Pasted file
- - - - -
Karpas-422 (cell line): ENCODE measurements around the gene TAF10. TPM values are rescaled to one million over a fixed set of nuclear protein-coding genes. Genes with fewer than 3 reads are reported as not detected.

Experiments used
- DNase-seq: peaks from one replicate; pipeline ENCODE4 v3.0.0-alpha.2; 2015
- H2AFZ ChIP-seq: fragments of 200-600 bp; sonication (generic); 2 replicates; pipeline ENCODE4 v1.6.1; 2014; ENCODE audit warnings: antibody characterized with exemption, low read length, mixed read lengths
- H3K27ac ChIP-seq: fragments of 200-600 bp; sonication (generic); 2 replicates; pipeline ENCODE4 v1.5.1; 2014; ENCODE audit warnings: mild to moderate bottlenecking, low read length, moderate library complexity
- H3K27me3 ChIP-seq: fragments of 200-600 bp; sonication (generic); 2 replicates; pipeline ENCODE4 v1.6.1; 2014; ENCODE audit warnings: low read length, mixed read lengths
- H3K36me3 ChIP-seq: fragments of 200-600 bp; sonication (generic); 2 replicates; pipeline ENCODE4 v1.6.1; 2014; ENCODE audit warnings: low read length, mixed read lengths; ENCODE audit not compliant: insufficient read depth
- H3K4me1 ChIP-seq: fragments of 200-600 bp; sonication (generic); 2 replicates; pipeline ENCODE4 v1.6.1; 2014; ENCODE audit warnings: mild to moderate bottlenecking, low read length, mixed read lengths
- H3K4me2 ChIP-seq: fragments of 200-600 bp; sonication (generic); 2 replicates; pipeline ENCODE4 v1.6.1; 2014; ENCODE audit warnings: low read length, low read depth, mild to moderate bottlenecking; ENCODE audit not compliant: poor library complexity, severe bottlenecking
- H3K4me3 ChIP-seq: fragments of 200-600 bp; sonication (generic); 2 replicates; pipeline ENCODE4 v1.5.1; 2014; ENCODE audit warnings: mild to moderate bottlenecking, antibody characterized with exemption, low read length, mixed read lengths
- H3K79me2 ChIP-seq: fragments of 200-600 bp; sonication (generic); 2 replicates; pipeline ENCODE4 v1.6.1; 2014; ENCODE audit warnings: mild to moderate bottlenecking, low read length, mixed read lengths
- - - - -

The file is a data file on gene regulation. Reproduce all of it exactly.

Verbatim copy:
Karpas-422 (cell line): ENCODE measurements around the gene TAF10. TPM values are rescaled to one million over a fixed set of nuclear protein-coding genes. Genes with fewer than 3 reads are reported as not detected.

Experiments used
- DNase-seq: peaks from one replicate; pipeline ENCODE4 v3.0.0-alpha.2; 2015
- H2AFZ ChIP-seq: fragments of 200-600 bp; sonication (generic); 2 replicates; pipeline ENCODE4 v1.6.1; 2014; ENCODE audit warnings: antibody characterized with exemption, low read length, mixed read lengths
- H3K27ac ChIP-seq: fragments of 200-600 bp; sonication (generic); 2 replicates; pipeline ENCODE4 v1.5.1; 2014; ENCODE audit warnings: mild to moderate bottlenecking, low read length, moderate library complexity
- H3K27me3 ChIP-seq: fragments of 200-600 bp; sonication (generic); 2 replicates; pipeline ENCODE4 v1.6.1; 2014; ENCODE audit warnings: low read length, mixed read lengths
- H3K36me3 ChIP-seq: fragments of 200-600 bp; sonication (generic); 2 replicates; pipeline ENCODE4 v1.6.1; 2014; ENCODE audit warnings: low read length, mixed read lengths; ENCODE audit not compliant: insufficient read depth
- H3K4me1 ChIP-seq: fragments of 200-600 bp; sonication (generic); 2 replicates; pipeline ENCODE4 v1.6.1; 2014; ENCODE audit warnings: mild to moderate bottlenecking, low read length, mixed read lengths
- H3K4me2 ChIP-seq: fragments of 200-600 bp; sonication (generic); 2 replicates; pipeline ENCODE4 v1.6.1; 2014; ENCODE audit warnings: low read length, low read depth, mild to moderate bottlenecking; ENCODE audit not compliant: poor library complexity, severe bottlenecking
- H3K4me3 ChIP-seq: fragments of 200-600 bp; sonication (generic); 2 replicates; pipeline ENCODE4 v1.5.1; 2014; ENCODE audit warnings: mild to moderate bottlenecking, antibody characterized with exemption, low read length, mixed read lengths
- H3K79me2 ChIP-seq: fragments of 200-600 bp; sonication (generic); 2 replicates; pipeline ENCODE4 v1.6.1; 2014; ENCODE audit warnings: mild to moderate bottlenecking, low read length, mixed read lengths